Pursuant to FRCP 34 (a) 1, items under “possession, custody or control” of the responding party (e.g. corporation) are discoverable. See: E.E.O.C. v. Original Honeybaked Ham Co. of Georgia, Inc., 2012 WL 5430974 (D. Colo. Nov. 7, 2012), where the court allowed discovery of class members’ social media, text messages and email.

Recent cases addressing the issue of preservation of potentially responsive data on mobile devices have levied sanctions on attorneys who failed to identify and preserve client data (see: Small v. University Med. Ctr. 2014 U.S. Dist. LEXIS 114406 (D. Nev. Aug. 18, 2014; In Re Pradaxa (Dabigatran Etexilate) Products Liability Lit., 2013 BL 347278 (S.D. Ill. Dec. 9, 2013).

Clearly, we are in the midst of a vast expansion of the potential sources of data subject to the discovery process, with new methods of data creation seemingly materializing by the week.

The proliferation of the use of mobile devices in the workplace has radically altered the boundaries between personal and company information. Both employer and employee need to be aware of how this dynamic could affect the relationship in unintended ways.  This is a rapidly evolving intersection of the law, technology and human interpersonal interactions. They are all moving at different speeds, and are constantly being realigned.

Sensitivity to these issues would be a wise decision.

Guest Blog – An Interview with William Wang of the AABANY

Planet Data is proud to announce that we are the exclusive eDiscovery vendor partner of the Asian American Bar Association of New York (AABANY) for 2015!

We recently had the chance to sit down with the organization’s President, William Wang at their Annual Dinner. William shared his thoughts on the AABANY, recent eDiscovery trends and new challenges the legal industry faces today.

PD: Congratulations! We understand your term as President of the AABANY began April 1, 2015. What goals do you have for its members?

WW: I am very excited to take on the challenge of being AABANY President in 2015-2016. AABANY has grown tremendously in the past few years and I follow the footsteps of many great past AABANY presidents. Our membership recently eclipsed 1,100 in our last fiscal year. In terms of goals, I will focus on increasing member engagement. While our membership has grown, I would like our new members to get involved with our committees, which are the backbone of our organization. With a diverse and engaged membership, we can continue to thrive as one of NYC’s specialty bar associations. We have big plans for our Fall Conference in 2015, which will be hosted by Cleary Gottlieb, and some special community events planned as well. I don’t want to give too many spoilers, but this will be a very exciting and cutting edge year.

PD: A recent survey reported that law firms are seeing an increase in total case load over last year and that those cases are much larger than ever before. How does this affect the eDiscovery process from your point of view?

WW: I think the growth in the size of cases just makes an efficient e-discovery process that much more important. I’ve worked on enormous-sized cases where discovery takes several years because of the terabytes of data exchanged. If the process is run efficiently and appropriately, things can move at a much more palatable pace.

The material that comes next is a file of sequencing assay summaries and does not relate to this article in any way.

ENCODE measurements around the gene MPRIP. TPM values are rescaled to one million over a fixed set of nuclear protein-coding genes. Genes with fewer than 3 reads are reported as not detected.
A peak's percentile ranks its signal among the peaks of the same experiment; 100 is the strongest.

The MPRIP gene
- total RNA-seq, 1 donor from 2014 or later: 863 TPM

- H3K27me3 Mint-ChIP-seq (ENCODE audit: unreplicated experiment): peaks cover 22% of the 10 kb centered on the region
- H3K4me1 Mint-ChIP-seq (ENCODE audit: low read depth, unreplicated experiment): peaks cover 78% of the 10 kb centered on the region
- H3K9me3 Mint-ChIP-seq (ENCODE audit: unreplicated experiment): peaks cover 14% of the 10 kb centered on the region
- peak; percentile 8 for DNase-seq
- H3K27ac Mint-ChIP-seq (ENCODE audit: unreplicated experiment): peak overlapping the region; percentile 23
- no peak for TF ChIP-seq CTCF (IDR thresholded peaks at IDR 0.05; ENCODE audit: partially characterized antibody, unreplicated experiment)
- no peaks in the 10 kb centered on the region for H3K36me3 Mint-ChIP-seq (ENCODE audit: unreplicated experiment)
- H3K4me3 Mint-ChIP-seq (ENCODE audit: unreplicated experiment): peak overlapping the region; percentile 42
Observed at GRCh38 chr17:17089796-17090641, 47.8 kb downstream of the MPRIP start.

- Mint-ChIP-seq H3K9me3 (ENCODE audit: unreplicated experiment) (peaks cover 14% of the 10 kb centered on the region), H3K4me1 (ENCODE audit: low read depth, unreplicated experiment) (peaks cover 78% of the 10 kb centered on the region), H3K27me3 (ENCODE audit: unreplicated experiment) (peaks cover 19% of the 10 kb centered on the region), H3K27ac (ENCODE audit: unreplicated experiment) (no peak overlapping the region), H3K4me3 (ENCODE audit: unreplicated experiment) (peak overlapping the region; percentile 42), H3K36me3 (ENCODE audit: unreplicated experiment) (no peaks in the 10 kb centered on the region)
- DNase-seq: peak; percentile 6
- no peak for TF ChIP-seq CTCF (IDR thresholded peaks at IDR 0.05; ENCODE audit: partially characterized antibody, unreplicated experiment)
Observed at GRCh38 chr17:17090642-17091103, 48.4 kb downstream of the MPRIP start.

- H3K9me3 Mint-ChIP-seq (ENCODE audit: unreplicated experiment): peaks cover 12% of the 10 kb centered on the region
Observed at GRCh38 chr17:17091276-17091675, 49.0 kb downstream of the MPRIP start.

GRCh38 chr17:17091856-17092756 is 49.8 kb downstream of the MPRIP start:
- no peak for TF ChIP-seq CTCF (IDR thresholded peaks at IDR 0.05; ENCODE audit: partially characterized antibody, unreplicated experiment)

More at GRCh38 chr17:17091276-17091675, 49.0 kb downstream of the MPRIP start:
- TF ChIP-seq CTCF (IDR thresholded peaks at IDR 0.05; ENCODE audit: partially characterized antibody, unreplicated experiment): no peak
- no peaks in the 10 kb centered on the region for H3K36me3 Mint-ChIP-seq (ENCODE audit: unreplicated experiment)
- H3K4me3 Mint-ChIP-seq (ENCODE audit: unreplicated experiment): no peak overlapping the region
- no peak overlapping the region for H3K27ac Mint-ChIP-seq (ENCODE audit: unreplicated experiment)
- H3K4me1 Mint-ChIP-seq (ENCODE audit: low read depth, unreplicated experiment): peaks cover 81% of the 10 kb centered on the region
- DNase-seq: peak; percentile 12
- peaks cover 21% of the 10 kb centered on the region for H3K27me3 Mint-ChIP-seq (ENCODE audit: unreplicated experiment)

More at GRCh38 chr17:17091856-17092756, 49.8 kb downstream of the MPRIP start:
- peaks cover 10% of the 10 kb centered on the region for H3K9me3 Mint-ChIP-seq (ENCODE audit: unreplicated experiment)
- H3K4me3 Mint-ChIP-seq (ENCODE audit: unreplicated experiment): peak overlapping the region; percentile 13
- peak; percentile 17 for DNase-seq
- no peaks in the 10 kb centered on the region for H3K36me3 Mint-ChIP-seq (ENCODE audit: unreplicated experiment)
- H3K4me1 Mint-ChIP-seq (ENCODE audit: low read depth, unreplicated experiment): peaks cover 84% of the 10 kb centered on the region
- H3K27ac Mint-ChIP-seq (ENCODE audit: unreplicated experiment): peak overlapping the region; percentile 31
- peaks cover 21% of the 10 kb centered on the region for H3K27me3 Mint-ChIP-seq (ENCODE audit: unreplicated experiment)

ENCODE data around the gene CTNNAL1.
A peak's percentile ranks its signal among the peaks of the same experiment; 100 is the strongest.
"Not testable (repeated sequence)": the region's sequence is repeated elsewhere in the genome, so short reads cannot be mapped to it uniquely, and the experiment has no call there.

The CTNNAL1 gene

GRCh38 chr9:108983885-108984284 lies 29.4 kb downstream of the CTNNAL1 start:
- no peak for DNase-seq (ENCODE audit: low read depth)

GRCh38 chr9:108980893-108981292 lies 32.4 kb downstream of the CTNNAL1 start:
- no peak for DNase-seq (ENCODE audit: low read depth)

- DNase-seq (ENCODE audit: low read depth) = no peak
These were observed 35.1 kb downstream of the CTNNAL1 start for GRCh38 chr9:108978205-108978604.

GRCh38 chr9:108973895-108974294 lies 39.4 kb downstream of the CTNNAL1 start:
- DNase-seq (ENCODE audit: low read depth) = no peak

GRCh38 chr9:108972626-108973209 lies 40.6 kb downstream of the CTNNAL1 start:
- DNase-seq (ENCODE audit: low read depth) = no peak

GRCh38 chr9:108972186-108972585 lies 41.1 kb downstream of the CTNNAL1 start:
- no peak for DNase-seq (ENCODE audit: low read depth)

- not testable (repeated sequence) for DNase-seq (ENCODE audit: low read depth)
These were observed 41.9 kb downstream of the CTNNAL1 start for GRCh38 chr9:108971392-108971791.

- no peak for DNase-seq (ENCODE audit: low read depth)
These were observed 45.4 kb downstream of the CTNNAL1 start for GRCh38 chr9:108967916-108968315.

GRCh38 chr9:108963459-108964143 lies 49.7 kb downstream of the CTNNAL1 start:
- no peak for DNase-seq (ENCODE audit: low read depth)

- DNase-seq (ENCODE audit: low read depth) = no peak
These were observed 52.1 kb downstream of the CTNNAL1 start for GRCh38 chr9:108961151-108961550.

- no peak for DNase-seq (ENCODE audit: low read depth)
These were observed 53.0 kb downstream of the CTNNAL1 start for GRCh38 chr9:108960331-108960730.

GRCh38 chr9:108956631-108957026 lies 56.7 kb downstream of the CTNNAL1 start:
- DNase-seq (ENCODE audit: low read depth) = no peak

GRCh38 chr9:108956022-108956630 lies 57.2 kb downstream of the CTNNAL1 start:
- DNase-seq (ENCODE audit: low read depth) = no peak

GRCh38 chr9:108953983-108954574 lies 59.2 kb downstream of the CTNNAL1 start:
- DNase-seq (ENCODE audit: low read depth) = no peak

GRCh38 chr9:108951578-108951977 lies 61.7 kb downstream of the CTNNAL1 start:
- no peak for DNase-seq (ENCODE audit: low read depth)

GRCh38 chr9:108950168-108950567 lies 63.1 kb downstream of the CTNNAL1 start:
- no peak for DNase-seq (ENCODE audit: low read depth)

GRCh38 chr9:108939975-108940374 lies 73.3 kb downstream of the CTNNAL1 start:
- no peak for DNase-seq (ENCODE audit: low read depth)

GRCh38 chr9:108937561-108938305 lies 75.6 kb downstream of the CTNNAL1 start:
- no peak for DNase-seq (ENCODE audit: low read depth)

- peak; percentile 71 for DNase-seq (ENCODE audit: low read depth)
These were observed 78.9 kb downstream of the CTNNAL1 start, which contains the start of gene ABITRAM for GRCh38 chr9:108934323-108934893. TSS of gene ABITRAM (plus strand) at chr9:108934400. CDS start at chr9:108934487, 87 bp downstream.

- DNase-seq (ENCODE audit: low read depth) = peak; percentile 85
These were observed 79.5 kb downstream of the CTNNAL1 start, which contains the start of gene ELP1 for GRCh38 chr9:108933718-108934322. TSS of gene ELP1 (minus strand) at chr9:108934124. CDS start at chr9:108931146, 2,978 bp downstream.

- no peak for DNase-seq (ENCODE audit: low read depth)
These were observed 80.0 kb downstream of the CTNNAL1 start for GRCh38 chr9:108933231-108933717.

PD: Do you feel the upcoming FRCP rule changes will have any effect on discovery and litigation moving forward?

WW: Yes. I believe the new FRCP rule changes will focus on speeding discovery up, making sure e-discovery is proportionate to the needs of each case, and ensuring compliance with maintaining ESI. Hopefully, the process will be improved, with discovery being narrowly tailored enough to allow cases to proceed and not so broad as to bury matters in litigation for years and years. I do believe the FRCP is being modernized to reflect the unmistakable influence of ESI and eDiscovery in modern litigation.

PD: What are the common challenges you face when dealing with international cases with regard to privacy, language or data?

WW: (I don’t deal in international cases very often). The challenges I face are usually language and when clients come from foreign countries and their rules with respect to civil litigation are different. Translations can also be challenging, when you are dealing with handwritten notes scanned into PDFs. The collection of data is tricky of course, in foreign language, because you are really limited in what you can do with respect to search terms.

PD: Do you feel law schools are generally preparing future attorneys for the technological life they might eventually lead at a law firm?

WW: No, I think law students are not exposed enough to e-discovery. I think a class covering this topic as part of a basic litigation skills course would be great and needed.

PD: Please offer a few words of advice to tomorrows litigation attorney.

WW: Think strategically. You may be bogged down in a document review and you may be drafting basic responses to discovery requests, but always think about the big picture. The documents and data play a major role in strengthening or weakening your case through discovery. If you case is strengthened, your client gains leverage in settlement negotiations and of course at the summary judgment stage. Think big picture, and think about how certain search terms can accurately and efficiently net you the correct documents without getting you terabytes of useless data. Prepare, prepare, prepare. Think about the right custodians and search terms before delving deep into discovery. Go broad to capture what you need, but tailor requests narrowly in order to not be inundated with data. Good Luck.

PD: How much snow did you get while at Binghamton and was it more or less than we’ve had in New York City this year?

WW: It snows in Binghamton until May. People escape from hibernation around Memorial Day. It snowed on the first day of Spring in NYC!

PD: What was the first concert you ever went to?